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Film review: Birds of Passage

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Humphrey McQueen,                            14 October 2019
‘Savage capitalism’ headlined the Sydney Morning Herald’s review of Birds of Passage, (28 September) the 2018 feature film about the origins of the drug trade out of Colombia.
All capitalism is savage. It came into the world dripping dirt and blood from every pore and has never ceased to do so. The devastation wrought by drugs is still being more than matched by the horrors out of the conquest in pursuit of gold, silver, copper, beef, oil, sugar and coffee. (Eduardo Galeano, Open Veins of Latin America 1973).
However, capitalism is barely a bit player in this film. If you know the fuller account, you can join such dots as are presented. Otherwise, the danger is that audiences might leave feeling that the Indian clans brought devastation upon themselves. They were superstitious and greedy. That possible reaction needs to be balanced against the danger of assuming that the locals are never more than passive victims. Given their limited options in harsh social and physical environments, some seek a way out by whatever means are at hand. The film portrays a range of responses but also reveals how a search for an easier life slides into a corruption of their traditional values.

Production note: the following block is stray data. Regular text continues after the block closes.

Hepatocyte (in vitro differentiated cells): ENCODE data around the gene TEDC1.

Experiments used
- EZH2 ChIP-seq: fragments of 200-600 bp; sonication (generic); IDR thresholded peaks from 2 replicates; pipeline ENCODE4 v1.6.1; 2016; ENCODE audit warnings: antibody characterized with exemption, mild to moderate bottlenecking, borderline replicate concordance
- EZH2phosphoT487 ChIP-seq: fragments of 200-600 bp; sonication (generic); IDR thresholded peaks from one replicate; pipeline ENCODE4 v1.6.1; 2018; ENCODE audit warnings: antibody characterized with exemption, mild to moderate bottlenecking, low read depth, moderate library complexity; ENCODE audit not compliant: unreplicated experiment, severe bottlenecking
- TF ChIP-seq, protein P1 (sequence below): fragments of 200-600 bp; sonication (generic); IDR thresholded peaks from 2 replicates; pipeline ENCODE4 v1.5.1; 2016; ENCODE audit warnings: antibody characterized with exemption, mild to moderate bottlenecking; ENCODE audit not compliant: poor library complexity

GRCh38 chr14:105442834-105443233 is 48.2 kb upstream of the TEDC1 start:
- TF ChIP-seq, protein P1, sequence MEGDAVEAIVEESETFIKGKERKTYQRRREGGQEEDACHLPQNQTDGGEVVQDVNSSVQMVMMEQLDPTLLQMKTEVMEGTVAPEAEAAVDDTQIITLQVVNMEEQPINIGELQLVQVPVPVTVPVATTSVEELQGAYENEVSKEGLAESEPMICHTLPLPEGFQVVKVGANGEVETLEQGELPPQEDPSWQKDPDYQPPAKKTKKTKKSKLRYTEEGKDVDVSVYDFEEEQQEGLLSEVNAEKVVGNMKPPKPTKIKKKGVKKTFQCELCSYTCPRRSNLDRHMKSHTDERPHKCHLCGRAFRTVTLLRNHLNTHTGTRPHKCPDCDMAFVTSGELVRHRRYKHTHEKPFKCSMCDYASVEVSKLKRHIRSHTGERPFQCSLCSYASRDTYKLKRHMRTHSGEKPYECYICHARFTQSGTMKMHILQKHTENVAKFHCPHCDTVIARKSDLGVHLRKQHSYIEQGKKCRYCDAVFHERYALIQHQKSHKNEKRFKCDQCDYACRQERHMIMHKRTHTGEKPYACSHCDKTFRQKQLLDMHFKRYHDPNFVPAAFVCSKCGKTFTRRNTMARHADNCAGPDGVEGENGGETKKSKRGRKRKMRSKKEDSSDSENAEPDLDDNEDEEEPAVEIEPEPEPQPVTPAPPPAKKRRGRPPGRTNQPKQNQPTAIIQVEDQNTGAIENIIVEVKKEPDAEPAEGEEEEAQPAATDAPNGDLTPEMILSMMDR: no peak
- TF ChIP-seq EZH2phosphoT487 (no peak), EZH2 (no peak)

The gringos turn up as Peace Corps volunteers who are many times more anxious to get hold of marijuana than to hand out their anti-Communist leaflets. That is pretty likely to have been the case in the late 1960s. The only other Yanquis shown are three pilots to courier thousands of kilograms of pot. They make one brief and fateful appearance. Otherwise, the crops are sold to unnamed and unidentified buyers. Not until the final minutes does anyone mention Medellin.
Birds of Passage deals with one corner of the drug trade before 1980 in the desert in the far north of the country. The drug is marijuana, not cocaine. There is no sign of a civil war, no kidnappings, no death squads and no FARC, the Revolutionary Armed Forces of Colombia.
A feature film is not a documentary. They rarely have footnotes. Nor should it be a political tract. Those needs are supplied by Oliver Vilar and Drew Cottle’s Cocaine Death Squads and the War on Terror: U.S. Imperialism and Class Struggle in Colombia (2011). The authors set out two factors essential for getting beneath the news as propaganda and propaganda as ‘all the news that fit to print’. One: the FARC is the current expression of more than 150 years of rural resistance to the landowners. There is, of course, much more than the drug trade driving the struggles of the Colombian people, as there is to the centuries of revolution and resistance across the continent, whether the Tupamaros in Uruguay or the electoral majorities in Bolivia.
Villar and Cottle deliver a second rule for penetrating the surface of Colombia’s drug deals: cocaine is just one more commodity, produced and traded according to the laws of capitalist accumulation in its era of monopolising, (Bukharin’s Imperialism and World Economy and Lenin’s Imperialism).
For the British, forcing opium on the Chinese was far more than a matter of profit-grabbing by adventurers like Warren Delano, maternal great-grandfather of U.S. President Franklin Delano Roosevelt. Reasons of state decided the British to wage the Opium Wars from the 1830s in order to get back the Indian silver with which Britain paid for all the tea out of China. The East India Company grew the opium; William Jardine and William Matheson smuggled it into China. Today, the firm they founded is a pillar of Hong Kong business.